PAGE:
Fraudulent certificates were issued by multiple certificate authorities operated by DigiNotar. This issue is addressed by removing DigiNotar from the list of trusted root certificates, from the list of Extended Validation (EV) certificate authorities, and by configuring default system trust settings so that DigiNotar’s certificates, including those issued by other authorities, are not trusted.

However the update leaves users of PowerPC Mac’s vulnerable as there is no update for OS X 10.4 and nothing yet for iOS devices including the iPhone, iPod Touch and iPad.

The update is available through Mac OS X’s built in Software Update or can be manually downloaded (for Lion or Snow Leopard) and installed.

Once Bitten, Twice Shy – Mozilla Tell CAs to Audit Their Systems

(LiveHacking.Com) – Mozilla has sent a message to all the certificate authorities which participate in the Mozilla root certificate program. It has requested that all participating CA’s complete and audit of their PKI systems by September 16, 2011.

This call to review and confirm the integrity of their certificate systems comes after Mozilla removed the DigiNotar root certificate in response to their failure to promptly detect, contain, and notify Mozilla of a security breach regarding their root and subordinate certificates.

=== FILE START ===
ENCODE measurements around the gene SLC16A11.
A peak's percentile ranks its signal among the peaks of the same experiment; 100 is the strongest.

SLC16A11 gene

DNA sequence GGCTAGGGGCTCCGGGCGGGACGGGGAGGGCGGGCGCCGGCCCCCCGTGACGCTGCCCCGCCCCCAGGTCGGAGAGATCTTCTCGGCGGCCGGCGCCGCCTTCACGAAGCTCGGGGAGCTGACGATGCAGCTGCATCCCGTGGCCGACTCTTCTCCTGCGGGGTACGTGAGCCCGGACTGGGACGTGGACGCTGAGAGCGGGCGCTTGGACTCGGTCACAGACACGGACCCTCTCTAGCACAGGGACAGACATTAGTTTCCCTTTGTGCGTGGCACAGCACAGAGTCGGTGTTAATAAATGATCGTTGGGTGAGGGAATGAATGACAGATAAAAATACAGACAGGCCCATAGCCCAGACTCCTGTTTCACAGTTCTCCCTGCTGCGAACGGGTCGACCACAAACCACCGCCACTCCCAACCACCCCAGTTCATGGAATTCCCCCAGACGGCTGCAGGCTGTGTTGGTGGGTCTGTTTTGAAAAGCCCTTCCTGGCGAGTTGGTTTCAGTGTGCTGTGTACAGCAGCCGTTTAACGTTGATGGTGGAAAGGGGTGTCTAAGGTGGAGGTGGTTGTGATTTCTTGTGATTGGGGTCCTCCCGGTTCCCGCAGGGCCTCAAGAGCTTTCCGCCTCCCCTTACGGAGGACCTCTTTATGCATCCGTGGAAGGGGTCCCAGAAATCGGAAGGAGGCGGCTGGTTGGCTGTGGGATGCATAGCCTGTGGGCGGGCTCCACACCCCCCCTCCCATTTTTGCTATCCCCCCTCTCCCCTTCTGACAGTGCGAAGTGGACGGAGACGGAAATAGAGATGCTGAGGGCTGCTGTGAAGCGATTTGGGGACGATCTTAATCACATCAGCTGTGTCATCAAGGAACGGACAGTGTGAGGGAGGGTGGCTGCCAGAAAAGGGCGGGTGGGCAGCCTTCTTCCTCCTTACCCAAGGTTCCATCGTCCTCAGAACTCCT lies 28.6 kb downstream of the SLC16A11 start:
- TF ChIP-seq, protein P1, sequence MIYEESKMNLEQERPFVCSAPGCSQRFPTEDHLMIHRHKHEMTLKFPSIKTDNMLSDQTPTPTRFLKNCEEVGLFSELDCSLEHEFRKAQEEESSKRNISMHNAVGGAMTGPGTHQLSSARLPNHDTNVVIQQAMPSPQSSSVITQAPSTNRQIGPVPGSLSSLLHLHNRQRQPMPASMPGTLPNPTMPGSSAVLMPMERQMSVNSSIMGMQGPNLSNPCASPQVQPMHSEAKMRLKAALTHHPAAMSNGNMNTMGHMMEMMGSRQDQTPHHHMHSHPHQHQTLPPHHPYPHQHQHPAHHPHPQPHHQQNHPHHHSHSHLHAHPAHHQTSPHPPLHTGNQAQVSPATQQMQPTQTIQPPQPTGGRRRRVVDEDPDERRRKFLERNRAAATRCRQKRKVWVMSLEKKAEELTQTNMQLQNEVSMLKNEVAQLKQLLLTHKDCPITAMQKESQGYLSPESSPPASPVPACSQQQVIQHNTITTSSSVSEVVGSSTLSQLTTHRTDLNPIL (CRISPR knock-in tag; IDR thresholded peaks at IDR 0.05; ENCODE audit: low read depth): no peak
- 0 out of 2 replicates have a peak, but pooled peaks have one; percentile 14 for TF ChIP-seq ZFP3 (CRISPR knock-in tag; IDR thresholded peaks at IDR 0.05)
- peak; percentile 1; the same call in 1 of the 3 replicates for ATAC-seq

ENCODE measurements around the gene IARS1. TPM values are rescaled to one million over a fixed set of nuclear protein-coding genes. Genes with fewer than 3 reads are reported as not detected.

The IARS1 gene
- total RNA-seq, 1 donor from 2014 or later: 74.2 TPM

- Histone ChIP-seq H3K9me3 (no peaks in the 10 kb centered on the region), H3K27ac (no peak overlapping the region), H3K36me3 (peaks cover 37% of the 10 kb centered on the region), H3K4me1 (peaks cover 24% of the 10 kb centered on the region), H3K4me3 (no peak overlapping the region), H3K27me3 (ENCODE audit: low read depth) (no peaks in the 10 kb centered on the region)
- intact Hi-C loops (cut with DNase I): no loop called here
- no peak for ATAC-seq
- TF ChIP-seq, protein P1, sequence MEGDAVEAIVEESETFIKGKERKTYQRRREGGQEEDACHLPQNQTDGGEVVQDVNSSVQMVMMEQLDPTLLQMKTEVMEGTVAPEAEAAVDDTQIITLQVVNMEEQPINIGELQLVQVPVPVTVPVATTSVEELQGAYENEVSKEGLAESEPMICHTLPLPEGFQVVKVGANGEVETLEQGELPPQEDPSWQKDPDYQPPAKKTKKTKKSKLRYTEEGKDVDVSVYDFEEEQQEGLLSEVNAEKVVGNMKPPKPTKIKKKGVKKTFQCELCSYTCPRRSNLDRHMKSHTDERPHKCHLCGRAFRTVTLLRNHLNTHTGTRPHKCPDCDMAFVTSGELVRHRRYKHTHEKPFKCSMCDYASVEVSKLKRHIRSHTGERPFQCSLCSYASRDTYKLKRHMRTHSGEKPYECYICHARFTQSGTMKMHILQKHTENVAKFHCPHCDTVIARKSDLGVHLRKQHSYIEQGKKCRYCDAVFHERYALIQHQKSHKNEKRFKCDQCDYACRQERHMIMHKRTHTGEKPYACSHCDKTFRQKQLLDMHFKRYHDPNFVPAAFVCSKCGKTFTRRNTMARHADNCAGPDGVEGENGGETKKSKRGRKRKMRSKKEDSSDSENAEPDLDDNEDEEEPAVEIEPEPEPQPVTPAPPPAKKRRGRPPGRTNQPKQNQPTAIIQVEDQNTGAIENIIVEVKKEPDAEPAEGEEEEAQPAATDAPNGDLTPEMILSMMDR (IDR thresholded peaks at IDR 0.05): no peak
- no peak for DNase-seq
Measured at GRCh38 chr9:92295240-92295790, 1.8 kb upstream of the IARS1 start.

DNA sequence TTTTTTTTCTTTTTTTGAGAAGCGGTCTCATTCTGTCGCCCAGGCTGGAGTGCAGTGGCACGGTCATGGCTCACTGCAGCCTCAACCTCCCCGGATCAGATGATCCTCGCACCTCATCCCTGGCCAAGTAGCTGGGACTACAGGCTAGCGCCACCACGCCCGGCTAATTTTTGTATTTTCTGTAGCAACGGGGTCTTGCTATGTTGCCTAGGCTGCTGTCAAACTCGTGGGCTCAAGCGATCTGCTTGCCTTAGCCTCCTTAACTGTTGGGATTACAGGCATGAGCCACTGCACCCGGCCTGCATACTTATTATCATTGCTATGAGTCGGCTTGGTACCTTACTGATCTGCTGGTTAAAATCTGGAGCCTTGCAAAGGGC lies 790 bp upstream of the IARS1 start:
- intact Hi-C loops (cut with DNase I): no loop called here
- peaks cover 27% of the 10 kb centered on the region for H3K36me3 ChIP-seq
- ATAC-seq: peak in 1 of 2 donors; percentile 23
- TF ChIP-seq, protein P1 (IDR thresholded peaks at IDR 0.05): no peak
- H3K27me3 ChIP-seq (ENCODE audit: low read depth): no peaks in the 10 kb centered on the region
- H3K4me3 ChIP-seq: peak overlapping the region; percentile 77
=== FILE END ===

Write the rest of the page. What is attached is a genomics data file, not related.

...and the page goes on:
As part of the audit Mozilla are asking that each CA confirm that it has automatic blocks in place for high-profile domain names (including those targeted in the DigiNotar and Comodo attacks this year). Plus the CA needs to further confirm its process for manually verifying such requests, when blocked.

Mozilla also have reminded the CAs that participation in Mozilla’s root program is at its sole discretion. Which is code for, comply or we will kick you out. However the message does change it tone a little by underlining Mozilla’s commitment to working with CAs as partners, “to foster open and frank communication, and to be diligent in looking for ways to improve.”

Microsoft Follows Mozilla and Google and Revokes All DigiNotar Certificates

(LiveHacking.Com) – Following in the footsteps of Google and Mozilla, Microsoft has revoked all of DigiNotar’s root certificates and issued a Windows update:

  • DigiNotar Root CA
  • DigiNotar Root CA G2
  • DigiNotar PKIoverheid CA Overheid
  • DigiNotar PKIoverheid CA Organisatie – G2
  • DigiNotar PKIoverheid CA Overheid en Bedrijven

The update is available for all supported versions of Windows (XP, 2003, Vista, 2008, 7 and 2008R2) and increases the number of revoked certificates from two to five.

In a perfect world Microsoft would just rely on its Microsoft Certificate Trust List to validate the trust of a certification authority. However Windows XP and Windows Server 2003 do not use the Microsoft Certificate Trust List and as a result, an update is needed for all editions of Windows XP and Windows Server 2003 to protect customers.

Interestingly, the update also changes IE’s behaviour in that users are no longer just presented with a warning about any certificates issued by DigiNotar, but they are prevented from accessing sites completely.